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Conspiracy beliefs in Britain and North Macedonia: A comparative study

Stojanov, Ana, Douglas, Karen (2021) Conspiracy beliefs in Britain and North Macedonia: A comparative study. International Journal of Psychology, . ISSN 0020-7594. (doi:10.1002/ijop.12801) (KAR id:89453)

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The psychological research on conspiracy beliefs to date has focused predominantly on conspiracy beliefs in Western democracies. The current study sought to fill this gap by examining beliefs in conspiracy theories in a democratic society and a society in transition. British (N=298) and Macedonian (N=312) participants completed an online questionnaire measuring conspiracy beliefs, trust in media and institutions and support for democratic principles. Macedonian participants endorsed conspiracy theories more than British. In addition, support for democratic principles, low trust in institutions and media were significant predictors of conspiracy beliefs. The relationship between trust and conspiracy beliefs was moderated by country, such that it was significantly stronger in the British group. This study draws attention to the need for cross-societal research on belief in conspiracy theories.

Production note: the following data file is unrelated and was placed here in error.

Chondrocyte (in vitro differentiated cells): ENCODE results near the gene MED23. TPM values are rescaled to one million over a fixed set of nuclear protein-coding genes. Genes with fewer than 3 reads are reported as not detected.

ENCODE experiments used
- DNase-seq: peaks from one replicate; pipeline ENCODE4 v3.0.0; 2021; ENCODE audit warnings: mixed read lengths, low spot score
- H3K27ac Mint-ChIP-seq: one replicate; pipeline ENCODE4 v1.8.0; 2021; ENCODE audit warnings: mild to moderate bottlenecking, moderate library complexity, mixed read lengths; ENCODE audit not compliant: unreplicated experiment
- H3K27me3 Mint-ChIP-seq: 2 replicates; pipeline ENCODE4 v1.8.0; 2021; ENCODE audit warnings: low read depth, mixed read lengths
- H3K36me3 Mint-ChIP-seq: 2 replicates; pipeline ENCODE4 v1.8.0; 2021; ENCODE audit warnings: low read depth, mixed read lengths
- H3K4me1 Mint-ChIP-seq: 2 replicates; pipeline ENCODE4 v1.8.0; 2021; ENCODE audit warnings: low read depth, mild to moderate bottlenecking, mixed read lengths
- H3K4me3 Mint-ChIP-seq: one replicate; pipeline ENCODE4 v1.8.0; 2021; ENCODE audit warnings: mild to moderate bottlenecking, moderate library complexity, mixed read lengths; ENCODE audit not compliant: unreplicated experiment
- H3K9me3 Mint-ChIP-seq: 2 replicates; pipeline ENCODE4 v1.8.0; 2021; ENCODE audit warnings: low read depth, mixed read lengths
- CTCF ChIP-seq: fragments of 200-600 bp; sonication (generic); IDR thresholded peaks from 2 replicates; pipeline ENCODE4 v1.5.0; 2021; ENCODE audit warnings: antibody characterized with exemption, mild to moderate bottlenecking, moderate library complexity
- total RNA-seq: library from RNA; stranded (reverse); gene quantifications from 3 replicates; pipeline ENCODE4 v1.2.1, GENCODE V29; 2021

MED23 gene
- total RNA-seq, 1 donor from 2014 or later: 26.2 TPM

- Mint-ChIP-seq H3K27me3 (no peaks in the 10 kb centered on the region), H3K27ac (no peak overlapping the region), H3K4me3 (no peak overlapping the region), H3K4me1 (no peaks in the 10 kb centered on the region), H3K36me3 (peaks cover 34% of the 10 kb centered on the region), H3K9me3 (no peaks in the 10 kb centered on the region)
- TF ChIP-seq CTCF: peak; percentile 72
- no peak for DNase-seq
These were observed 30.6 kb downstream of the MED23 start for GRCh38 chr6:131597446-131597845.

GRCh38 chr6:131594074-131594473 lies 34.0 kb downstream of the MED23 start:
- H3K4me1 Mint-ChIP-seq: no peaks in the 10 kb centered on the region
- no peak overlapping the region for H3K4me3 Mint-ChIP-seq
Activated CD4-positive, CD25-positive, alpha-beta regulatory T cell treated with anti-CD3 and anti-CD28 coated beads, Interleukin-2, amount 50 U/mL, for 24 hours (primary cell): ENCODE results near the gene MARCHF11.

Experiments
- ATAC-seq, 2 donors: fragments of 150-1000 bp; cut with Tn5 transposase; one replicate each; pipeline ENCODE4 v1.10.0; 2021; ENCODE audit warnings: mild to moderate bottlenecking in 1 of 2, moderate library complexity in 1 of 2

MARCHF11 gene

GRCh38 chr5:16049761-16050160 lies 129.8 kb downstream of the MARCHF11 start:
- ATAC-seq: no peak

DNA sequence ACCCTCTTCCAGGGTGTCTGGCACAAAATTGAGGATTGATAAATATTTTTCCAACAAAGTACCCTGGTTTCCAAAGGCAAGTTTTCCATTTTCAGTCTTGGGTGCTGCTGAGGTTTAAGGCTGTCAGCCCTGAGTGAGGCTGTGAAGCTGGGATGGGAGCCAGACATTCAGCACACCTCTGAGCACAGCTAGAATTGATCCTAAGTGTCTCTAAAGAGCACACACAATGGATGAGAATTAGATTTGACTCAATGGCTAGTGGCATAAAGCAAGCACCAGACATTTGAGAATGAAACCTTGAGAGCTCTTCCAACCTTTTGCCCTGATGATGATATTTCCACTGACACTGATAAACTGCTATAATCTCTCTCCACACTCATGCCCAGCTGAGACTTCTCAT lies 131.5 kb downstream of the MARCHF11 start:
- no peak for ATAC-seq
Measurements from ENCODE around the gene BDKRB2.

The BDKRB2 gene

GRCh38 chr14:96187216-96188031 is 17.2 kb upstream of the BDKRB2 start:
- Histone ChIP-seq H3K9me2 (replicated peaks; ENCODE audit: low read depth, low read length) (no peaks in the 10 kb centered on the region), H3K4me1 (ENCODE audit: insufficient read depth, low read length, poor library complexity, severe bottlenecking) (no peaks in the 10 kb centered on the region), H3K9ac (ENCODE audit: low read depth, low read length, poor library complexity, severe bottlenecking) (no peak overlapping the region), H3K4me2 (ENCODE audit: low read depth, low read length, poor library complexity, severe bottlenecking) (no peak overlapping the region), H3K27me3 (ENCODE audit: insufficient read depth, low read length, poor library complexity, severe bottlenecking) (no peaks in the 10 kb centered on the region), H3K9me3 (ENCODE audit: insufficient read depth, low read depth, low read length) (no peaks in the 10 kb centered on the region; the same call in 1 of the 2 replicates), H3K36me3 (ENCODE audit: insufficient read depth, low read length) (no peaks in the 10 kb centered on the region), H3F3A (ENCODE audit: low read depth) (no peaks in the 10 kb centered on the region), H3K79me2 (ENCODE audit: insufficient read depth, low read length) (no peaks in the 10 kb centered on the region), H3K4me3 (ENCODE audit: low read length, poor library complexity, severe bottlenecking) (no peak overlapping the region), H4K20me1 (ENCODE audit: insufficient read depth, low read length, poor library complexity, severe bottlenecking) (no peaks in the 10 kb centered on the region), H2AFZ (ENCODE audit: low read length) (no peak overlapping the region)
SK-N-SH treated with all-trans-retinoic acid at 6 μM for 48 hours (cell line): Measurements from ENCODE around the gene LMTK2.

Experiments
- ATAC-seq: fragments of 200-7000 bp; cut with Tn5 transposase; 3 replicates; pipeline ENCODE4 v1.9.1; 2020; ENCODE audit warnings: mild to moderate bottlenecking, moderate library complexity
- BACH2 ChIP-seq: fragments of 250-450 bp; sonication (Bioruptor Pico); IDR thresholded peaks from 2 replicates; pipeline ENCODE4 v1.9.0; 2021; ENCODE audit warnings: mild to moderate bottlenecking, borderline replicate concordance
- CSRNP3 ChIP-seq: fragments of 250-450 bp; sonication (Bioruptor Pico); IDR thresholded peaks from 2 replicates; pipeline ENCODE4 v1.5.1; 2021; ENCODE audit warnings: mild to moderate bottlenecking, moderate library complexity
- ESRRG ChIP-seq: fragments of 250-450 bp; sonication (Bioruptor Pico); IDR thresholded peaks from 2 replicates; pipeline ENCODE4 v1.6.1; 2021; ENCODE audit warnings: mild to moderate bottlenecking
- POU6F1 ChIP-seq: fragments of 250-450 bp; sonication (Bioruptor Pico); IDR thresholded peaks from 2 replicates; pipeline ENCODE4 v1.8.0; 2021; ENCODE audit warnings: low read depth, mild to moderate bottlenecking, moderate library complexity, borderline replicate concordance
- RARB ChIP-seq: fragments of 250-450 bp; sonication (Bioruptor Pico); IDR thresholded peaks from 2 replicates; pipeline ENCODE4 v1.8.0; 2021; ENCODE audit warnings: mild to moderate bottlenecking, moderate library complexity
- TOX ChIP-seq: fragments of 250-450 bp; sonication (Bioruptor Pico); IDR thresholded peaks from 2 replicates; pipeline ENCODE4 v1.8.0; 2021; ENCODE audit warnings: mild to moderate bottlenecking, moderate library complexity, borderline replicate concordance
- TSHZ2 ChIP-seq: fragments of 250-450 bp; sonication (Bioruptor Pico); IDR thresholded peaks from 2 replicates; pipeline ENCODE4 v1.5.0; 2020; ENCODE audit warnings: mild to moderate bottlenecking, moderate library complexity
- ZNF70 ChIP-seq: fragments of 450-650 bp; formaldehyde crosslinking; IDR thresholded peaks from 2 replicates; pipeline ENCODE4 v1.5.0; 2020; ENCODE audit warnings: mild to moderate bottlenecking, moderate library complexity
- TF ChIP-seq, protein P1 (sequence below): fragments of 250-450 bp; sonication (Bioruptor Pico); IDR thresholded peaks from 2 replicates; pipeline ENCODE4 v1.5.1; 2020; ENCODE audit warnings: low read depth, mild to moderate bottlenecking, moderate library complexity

Item Type: Article
DOI/Identification number: 10.1002/ijop.12801
Uncontrolled keywords: conspiracy theories, democracy, transition, authoritarianism, predictors, conspiracy beliefs, support for democratic principles, trust
Subjects: B Philosophy. Psychology. Religion > BF Psychology
Divisions: Divisions > Division of Human and Social Sciences > School of Psychology
Depositing User: Karen Douglas
Date Deposited: 26 Jul 2021 12:03 UTC
Last Modified: 21 Aug 2022 23:00 UTC
Resource URI: (The current URI for this page, for reference purposes)
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